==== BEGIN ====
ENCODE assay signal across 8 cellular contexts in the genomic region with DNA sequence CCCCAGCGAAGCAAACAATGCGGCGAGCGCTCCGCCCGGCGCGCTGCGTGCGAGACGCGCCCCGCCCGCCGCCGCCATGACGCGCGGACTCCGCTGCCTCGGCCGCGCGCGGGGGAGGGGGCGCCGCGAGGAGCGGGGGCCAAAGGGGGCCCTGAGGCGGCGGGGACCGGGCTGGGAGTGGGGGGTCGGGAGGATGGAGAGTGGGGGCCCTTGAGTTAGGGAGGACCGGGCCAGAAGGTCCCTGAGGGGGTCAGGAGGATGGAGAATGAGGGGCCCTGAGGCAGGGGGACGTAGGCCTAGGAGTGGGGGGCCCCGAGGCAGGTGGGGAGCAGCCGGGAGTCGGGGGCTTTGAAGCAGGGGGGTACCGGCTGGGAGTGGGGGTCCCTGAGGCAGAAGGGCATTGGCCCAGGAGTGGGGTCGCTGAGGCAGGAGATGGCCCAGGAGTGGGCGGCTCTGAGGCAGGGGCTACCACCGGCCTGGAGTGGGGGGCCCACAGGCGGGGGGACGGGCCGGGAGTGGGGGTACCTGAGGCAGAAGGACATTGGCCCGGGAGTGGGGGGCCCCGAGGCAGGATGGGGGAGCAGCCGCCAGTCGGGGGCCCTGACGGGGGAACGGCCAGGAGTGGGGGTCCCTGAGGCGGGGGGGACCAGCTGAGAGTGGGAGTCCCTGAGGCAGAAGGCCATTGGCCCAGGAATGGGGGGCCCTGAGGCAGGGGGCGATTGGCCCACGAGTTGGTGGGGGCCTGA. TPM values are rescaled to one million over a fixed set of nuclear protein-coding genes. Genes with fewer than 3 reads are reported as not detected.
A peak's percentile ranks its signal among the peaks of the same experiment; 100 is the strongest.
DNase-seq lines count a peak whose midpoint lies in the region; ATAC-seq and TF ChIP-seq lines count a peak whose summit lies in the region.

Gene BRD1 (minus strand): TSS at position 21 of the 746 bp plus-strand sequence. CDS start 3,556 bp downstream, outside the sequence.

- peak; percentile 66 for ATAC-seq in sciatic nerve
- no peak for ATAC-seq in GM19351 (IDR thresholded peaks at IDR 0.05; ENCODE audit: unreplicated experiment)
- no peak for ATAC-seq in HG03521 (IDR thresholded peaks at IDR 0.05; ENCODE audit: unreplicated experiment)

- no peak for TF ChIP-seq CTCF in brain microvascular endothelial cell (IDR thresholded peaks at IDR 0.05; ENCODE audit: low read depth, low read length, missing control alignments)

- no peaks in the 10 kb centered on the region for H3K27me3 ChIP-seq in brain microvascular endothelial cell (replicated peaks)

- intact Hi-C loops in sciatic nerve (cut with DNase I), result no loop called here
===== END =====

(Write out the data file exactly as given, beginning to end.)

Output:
ENCODE assay signal across 8 cellular contexts in the genomic region with DNA sequence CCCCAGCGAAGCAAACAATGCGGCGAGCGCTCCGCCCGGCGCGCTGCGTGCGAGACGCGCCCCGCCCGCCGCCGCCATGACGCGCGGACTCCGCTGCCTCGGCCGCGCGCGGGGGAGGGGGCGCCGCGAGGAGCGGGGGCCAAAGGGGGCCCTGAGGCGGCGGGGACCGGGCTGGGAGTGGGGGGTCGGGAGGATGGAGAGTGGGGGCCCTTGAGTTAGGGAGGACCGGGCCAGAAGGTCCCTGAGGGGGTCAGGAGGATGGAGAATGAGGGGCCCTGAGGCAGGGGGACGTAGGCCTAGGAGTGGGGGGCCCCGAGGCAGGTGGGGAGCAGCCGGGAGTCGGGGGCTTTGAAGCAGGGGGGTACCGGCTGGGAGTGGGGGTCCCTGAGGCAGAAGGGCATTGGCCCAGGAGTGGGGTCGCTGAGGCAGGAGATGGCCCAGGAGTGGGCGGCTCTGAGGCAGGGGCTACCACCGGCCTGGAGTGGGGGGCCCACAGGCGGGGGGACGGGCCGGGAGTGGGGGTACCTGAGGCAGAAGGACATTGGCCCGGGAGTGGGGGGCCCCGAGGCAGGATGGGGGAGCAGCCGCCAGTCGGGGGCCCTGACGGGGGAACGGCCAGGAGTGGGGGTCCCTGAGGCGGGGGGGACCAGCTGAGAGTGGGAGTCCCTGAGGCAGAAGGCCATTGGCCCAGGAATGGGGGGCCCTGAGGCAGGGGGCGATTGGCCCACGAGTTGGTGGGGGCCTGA. TPM values are rescaled to one million over a fixed set of nuclear protein-coding genes. Genes with fewer than 3 reads are reported as not detected.
A peak's percentile ranks its signal among the peaks of the same experiment; 100 is the strongest.
DNase-seq lines count a peak whose midpoint lies in the region; ATAC-seq and TF ChIP-seq lines count a peak whose summit lies in the region.

Gene BRD1 (minus strand): TSS at position 21 of the 746 bp plus-strand sequence. CDS start 3,556 bp downstream, outside the sequence.

- peak; percentile 66 for ATAC-seq in sciatic nerve
- no peak for ATAC-seq in GM19351 (IDR thresholded peaks at IDR 0.05; ENCODE audit: unreplicated experiment)
- no peak for ATAC-seq in HG03521 (IDR thresholded peaks at IDR 0.05; ENCODE audit: unreplicated experiment)

- no peak for TF ChIP-seq CTCF in brain microvascular endothelial cell (IDR thresholded peaks at IDR 0.05; ENCODE audit: low read depth, low read length, missing control alignments)

- no peaks in the 10 kb centered on the region for H3K27me3 ChIP-seq in brain microvascular endothelial cell (replicated peaks)

- intact Hi-C loops in sciatic nerve (cut with DNase I), result no loop called here